school, so it seemed like a good move to get out of Whistler. I’ve been in
Vancouver for five years now.
Are you planning to do a decade in Vancouver?
No, definitely not [laughs]. I like it here, but I think I’m gonna be moving
out of here soon.
Photo: Crispin Cannon
Where to next?
I’m not sure. I live the van life. I like living in my van. I guess my dream
would be to do six months in New Zealand and six months in Canada
What do you consider the high points of your short career as a snowboarder?
Maybe when I was doing rail trips. The trip I did to Poland was definitely
one of the best ones. Funny enough, trips back home to Ottawa
to do street rails were always great. Also, the two years I had a Summit snowmobile
were great, before I got a Rev. I had the Summit on a trailer
on the back of my car and would go sledding all the time, but when I got
the Rev, I barely ever went because I had too many bills I guess.
Were there any low points?
No, not really. There were never any super high points, but I never had any
serious injuries or anything.
Do you feel like you could’ve had more success if you did what people
told you to do rather than doing what you wanted?
I would say the opposite about that. I was kinda stuck in the middle of doing
what I wanted to do and having sponsors tell me to get a certain image
and do other things. I think that if I had just done what I wanted
right from the start and seen the bigger picture, then I might have been
Are you jaded on snowboarding these days?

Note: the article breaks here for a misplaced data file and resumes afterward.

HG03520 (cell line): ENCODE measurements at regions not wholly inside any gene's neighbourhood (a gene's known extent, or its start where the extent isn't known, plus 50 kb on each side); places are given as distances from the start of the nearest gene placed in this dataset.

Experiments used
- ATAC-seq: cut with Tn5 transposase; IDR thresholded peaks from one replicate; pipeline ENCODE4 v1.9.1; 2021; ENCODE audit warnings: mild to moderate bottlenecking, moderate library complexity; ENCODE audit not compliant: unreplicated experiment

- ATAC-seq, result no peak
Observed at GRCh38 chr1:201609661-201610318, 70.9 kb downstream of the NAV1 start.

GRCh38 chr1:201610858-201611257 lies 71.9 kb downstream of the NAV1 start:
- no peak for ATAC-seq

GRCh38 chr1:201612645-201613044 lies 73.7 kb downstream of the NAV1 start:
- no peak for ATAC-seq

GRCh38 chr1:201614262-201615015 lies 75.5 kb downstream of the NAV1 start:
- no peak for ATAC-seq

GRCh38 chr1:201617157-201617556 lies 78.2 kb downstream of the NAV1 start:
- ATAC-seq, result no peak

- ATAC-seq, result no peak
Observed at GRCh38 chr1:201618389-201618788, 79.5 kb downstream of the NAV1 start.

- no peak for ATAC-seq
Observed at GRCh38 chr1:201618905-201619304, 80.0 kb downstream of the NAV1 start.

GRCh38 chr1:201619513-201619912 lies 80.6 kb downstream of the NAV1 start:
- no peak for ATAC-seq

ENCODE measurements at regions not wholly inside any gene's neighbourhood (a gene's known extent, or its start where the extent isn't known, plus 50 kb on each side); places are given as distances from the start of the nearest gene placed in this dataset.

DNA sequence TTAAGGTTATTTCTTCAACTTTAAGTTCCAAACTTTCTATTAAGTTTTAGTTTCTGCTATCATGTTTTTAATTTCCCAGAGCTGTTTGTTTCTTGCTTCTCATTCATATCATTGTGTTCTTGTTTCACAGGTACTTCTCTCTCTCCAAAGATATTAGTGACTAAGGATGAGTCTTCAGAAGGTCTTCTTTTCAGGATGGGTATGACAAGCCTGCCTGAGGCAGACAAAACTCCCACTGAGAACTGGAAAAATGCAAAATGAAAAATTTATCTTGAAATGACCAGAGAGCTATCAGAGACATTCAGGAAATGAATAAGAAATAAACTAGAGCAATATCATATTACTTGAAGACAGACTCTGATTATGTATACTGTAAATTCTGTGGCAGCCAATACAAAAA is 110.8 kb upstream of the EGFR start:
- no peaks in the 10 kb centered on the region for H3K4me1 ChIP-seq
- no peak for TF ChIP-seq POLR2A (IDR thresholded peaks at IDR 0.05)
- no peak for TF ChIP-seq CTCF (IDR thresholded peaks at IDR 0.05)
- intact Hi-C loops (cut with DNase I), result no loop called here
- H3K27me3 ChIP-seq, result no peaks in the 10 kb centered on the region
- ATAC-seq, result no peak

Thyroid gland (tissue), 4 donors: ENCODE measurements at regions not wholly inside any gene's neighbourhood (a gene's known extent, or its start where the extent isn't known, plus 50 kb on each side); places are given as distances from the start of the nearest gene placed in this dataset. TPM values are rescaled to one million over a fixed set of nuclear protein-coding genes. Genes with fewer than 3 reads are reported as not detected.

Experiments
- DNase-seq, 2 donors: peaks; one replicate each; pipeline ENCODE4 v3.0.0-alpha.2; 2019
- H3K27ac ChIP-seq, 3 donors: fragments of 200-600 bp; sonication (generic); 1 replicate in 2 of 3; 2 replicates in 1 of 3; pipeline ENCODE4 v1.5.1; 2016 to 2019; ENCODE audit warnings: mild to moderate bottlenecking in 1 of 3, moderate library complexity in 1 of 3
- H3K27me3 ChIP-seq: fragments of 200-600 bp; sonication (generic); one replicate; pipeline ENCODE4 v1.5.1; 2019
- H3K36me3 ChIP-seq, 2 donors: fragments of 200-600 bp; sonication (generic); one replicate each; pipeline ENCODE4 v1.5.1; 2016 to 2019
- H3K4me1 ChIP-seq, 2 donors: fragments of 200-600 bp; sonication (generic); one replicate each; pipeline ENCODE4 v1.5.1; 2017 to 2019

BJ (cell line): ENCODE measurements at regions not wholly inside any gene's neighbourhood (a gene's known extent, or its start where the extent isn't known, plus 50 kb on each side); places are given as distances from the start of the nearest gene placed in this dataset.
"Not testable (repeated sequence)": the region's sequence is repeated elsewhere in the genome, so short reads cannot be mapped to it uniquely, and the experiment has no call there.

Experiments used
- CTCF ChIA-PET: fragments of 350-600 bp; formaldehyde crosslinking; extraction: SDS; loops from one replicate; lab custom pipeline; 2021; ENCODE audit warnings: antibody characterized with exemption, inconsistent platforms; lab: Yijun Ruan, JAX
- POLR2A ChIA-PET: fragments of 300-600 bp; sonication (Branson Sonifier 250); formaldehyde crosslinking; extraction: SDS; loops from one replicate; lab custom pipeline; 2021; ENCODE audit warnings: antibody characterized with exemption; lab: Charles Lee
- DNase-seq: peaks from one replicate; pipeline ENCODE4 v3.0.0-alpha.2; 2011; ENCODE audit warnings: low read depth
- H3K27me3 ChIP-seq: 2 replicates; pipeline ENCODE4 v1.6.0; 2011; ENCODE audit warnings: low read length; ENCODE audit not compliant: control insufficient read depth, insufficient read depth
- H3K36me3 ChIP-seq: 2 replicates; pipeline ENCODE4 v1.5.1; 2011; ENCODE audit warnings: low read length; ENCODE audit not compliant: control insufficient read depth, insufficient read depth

Yeah, for sure. I hope to get into it again. I haven’t been going much in
the last three or four years, but I’d like to get back into it one day.
Why do you think you’re such an underground icon to so many upand-
comers in Whistler, some of whom you don’t even know personally?
I don’t really know. I guess because I’ve always been like the underdog.
Riding for Stepchild at the start was probably a part of that. You don’t
want to be hyped on the super cool Tony Hawk kinda dude. You wanna
be stoked on the underdog.
Switch Frontside Boardslide, Vancouver BC, 2014. Photo: Severin Samulski
What is your life like now?
It’s good. It’s great. Being in the city gets to me a bit because people
don’t really see eye-to-eye with my lifestyle. I do what I want, let my
dogs run around loose, and swim in the ocean naked when I want. I’ve
been skating, too. Not too too much, but a little bit. I hike up the mountains
with my dogs and do shit like that. Things are good.
What’s important to you?
My family. Even though they’re on the other side of the country, there’s
nothing better than hanging out with my brothers. Having dinner parties
with friends and hanging out with good people is important to me.
What are your thoughts on the snowboarding scene, looking at it from
the outside a few years down the road now?
I think it’s got potential to go the right way, but there’s always so much
politics with big companies and how the money is always talking. I think
as long as people keep snowboarding for the love and not selling out to
the big companies, there’s some hope. Like the Drink Water guys and the
DOPE crew who are doing things themselves outside of doing things for
their sponsors have got the right idea.
Where do you see yourself in 10 years?
I want to build myself a cabin and live off the grid. That’s my goal. I’d
prefer to do it in B.C., even if it’s on some land that’s not mine.
Any final words from the underdog?
No. Am I still painful to interview? I was never good at being interviewed.